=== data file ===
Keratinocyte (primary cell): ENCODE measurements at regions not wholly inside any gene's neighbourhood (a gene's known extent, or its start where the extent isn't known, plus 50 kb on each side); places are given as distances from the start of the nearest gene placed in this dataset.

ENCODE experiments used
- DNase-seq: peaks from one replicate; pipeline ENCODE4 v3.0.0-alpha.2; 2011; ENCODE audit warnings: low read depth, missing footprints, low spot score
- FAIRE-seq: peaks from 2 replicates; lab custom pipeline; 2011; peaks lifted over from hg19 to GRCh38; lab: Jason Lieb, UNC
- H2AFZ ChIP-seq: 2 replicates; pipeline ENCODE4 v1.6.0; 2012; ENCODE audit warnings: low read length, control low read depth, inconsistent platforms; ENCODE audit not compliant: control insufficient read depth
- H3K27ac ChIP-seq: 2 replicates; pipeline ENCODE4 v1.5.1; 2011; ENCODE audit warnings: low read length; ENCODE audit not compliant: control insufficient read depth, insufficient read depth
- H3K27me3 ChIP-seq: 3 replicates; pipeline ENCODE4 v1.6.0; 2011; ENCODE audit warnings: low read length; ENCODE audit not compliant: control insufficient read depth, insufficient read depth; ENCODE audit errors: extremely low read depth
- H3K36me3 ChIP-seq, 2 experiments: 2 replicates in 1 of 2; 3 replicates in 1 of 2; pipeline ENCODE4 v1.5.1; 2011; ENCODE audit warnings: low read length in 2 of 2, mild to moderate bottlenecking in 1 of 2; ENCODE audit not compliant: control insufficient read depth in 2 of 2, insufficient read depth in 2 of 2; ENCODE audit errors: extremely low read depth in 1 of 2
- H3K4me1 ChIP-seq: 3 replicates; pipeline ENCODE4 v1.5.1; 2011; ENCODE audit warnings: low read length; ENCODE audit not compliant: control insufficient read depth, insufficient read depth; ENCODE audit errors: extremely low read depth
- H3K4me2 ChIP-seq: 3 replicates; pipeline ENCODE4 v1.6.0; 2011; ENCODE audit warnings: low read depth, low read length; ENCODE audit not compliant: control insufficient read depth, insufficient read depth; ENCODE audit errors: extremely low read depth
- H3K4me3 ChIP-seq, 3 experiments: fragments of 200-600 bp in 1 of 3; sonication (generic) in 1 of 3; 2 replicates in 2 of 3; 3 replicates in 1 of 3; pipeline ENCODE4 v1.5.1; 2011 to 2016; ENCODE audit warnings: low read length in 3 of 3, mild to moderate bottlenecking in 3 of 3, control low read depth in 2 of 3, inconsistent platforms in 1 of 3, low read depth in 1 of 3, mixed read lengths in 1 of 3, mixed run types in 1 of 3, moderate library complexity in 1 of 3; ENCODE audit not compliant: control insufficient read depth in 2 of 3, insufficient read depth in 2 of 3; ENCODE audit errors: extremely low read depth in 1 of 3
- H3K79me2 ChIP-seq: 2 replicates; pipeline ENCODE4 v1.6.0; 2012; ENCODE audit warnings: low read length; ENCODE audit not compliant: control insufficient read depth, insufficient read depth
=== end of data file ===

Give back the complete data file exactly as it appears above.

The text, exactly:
Keratinocyte (primary cell): ENCODE measurements at regions not wholly inside any gene's neighbourhood (a gene's known extent, or its start where the extent isn't known, plus 50 kb on each side); places are given as distances from the start of the nearest gene placed in this dataset.

ENCODE experiments used
- DNase-seq: peaks from one replicate; pipeline ENCODE4 v3.0.0-alpha.2; 2011; ENCODE audit warnings: low read depth, missing footprints, low spot score
- FAIRE-seq: peaks from 2 replicates; lab custom pipeline; 2011; peaks lifted over from hg19 to GRCh38; lab: Jason Lieb, UNC
- H2AFZ ChIP-seq: 2 replicates; pipeline ENCODE4 v1.6.0; 2012; ENCODE audit warnings: low read length, control low read depth, inconsistent platforms; ENCODE audit not compliant: control insufficient read depth
- H3K27ac ChIP-seq: 2 replicates; pipeline ENCODE4 v1.5.1; 2011; ENCODE audit warnings: low read length; ENCODE audit not compliant: control insufficient read depth, insufficient read depth
- H3K27me3 ChIP-seq: 3 replicates; pipeline ENCODE4 v1.6.0; 2011; ENCODE audit warnings: low read length; ENCODE audit not compliant: control insufficient read depth, insufficient read depth; ENCODE audit errors: extremely low read depth
- H3K36me3 ChIP-seq, 2 experiments: 2 replicates in 1 of 2; 3 replicates in 1 of 2; pipeline ENCODE4 v1.5.1; 2011; ENCODE audit warnings: low read length in 2 of 2, mild to moderate bottlenecking in 1 of 2; ENCODE audit not compliant: control insufficient read depth in 2 of 2, insufficient read depth in 2 of 2; ENCODE audit errors: extremely low read depth in 1 of 2
- H3K4me1 ChIP-seq: 3 replicates; pipeline ENCODE4 v1.5.1; 2011; ENCODE audit warnings: low read length; ENCODE audit not compliant: control insufficient read depth, insufficient read depth; ENCODE audit errors: extremely low read depth
- H3K4me2 ChIP-seq: 3 replicates; pipeline ENCODE4 v1.6.0; 2011; ENCODE audit warnings: low read depth, low read length; ENCODE audit not compliant: control insufficient read depth, insufficient read depth; ENCODE audit errors: extremely low read depth
- H3K4me3 ChIP-seq, 3 experiments: fragments of 200-600 bp in 1 of 3; sonication (generic) in 1 of 3; 2 replicates in 2 of 3; 3 replicates in 1 of 3; pipeline ENCODE4 v1.5.1; 2011 to 2016; ENCODE audit warnings: low read length in 3 of 3, mild to moderate bottlenecking in 3 of 3, control low read depth in 2 of 3, inconsistent platforms in 1 of 3, low read depth in 1 of 3, mixed read lengths in 1 of 3, mixed run types in 1 of 3, moderate library complexity in 1 of 3; ENCODE audit not compliant: control insufficient read depth in 2 of 3, insufficient read depth in 2 of 3; ENCODE audit errors: extremely low read depth in 1 of 3
- H3K79me2 ChIP-seq: 2 replicates; pipeline ENCODE4 v1.6.0; 2012; ENCODE audit warnings: low read length; ENCODE audit not compliant: control insufficient read depth, insufficient read depth